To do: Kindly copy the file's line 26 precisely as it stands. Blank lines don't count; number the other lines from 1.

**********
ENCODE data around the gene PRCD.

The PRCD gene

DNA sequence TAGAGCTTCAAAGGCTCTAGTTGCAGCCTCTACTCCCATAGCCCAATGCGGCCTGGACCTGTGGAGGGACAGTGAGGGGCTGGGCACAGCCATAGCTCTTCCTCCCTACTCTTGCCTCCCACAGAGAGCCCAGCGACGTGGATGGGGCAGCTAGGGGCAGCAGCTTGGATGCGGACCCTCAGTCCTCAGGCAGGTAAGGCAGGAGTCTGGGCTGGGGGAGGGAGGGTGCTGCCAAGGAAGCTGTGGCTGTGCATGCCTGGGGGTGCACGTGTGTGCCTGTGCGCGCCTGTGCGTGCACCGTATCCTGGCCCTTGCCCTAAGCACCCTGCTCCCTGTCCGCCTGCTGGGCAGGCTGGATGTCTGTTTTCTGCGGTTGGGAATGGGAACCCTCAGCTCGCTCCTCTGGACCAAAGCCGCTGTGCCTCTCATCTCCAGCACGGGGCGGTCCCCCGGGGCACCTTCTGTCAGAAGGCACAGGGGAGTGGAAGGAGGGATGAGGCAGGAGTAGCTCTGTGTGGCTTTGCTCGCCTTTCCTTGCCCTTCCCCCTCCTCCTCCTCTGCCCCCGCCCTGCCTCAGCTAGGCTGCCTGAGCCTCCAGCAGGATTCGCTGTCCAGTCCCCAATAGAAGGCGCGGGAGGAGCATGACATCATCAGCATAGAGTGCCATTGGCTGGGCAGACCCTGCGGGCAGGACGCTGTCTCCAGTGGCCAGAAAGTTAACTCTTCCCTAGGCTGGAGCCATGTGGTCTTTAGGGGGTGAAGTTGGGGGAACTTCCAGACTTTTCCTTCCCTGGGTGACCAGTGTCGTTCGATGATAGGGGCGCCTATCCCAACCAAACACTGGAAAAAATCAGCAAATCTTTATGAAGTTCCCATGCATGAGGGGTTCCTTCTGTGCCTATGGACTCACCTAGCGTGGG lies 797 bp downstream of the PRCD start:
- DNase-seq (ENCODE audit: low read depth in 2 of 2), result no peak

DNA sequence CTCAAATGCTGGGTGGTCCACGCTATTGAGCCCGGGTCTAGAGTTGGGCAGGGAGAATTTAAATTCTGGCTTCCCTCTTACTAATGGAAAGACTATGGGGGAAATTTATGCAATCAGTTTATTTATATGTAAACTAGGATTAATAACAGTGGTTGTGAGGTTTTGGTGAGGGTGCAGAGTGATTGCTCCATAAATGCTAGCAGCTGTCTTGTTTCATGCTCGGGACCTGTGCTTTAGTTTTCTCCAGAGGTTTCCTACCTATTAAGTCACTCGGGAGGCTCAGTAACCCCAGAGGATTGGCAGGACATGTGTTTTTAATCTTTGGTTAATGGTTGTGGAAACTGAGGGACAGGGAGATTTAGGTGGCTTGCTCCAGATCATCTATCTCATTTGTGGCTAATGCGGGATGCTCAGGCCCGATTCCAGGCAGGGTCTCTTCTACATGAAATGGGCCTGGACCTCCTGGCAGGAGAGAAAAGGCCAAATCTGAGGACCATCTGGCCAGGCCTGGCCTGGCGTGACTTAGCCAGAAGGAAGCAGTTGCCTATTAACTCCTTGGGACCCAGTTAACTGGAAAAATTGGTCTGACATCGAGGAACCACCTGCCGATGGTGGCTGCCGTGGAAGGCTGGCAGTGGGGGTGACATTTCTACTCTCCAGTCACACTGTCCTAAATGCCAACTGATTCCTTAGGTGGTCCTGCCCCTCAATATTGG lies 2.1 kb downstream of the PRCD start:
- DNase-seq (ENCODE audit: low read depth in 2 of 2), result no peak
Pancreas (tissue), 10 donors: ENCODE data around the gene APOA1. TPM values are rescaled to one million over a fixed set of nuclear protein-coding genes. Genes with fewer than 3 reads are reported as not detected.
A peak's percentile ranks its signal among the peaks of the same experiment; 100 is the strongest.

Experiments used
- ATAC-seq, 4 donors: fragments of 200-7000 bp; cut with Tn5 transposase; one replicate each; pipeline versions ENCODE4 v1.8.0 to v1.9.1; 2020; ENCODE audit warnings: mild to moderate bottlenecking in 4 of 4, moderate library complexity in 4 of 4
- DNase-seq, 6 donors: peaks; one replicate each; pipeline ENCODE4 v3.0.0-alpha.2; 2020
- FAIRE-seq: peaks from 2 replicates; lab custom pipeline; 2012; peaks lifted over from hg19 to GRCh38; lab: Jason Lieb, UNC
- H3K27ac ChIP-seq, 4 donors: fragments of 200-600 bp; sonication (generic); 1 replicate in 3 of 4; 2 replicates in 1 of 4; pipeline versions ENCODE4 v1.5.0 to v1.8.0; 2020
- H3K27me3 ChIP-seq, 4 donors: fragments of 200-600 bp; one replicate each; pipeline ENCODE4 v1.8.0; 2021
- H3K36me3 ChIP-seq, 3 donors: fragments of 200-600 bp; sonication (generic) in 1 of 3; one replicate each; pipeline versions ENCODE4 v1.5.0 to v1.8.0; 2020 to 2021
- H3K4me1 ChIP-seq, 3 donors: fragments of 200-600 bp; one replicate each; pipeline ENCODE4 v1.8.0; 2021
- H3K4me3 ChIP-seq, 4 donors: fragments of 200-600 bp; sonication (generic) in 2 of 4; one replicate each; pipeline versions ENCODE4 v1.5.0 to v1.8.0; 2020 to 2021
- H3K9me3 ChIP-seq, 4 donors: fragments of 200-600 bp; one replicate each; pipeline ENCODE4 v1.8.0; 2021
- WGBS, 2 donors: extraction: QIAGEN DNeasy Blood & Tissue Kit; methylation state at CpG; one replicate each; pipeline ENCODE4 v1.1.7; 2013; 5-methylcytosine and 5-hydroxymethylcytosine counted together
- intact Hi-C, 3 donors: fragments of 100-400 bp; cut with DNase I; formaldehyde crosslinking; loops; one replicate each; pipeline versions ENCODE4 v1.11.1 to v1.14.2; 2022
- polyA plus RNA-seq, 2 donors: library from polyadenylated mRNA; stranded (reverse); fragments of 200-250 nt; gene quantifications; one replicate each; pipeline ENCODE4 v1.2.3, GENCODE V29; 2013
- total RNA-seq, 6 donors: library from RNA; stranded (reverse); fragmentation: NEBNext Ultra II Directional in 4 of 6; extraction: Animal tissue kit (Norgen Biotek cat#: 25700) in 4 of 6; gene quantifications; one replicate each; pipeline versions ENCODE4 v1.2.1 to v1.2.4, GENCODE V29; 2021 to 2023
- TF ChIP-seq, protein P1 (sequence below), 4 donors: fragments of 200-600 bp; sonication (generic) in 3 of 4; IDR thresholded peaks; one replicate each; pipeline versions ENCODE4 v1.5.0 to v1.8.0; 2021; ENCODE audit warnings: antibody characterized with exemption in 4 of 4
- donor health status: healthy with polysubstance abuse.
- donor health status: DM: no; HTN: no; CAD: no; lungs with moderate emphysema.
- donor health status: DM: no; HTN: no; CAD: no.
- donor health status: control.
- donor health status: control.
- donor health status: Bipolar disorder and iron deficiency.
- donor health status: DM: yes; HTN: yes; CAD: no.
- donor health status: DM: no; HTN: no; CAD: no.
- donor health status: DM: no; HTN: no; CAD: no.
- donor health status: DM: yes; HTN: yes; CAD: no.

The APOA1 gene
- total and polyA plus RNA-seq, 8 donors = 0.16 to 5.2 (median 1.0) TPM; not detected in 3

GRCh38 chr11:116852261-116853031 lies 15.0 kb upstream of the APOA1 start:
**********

- donor health status: DM: no; HTN: no; CAD: no.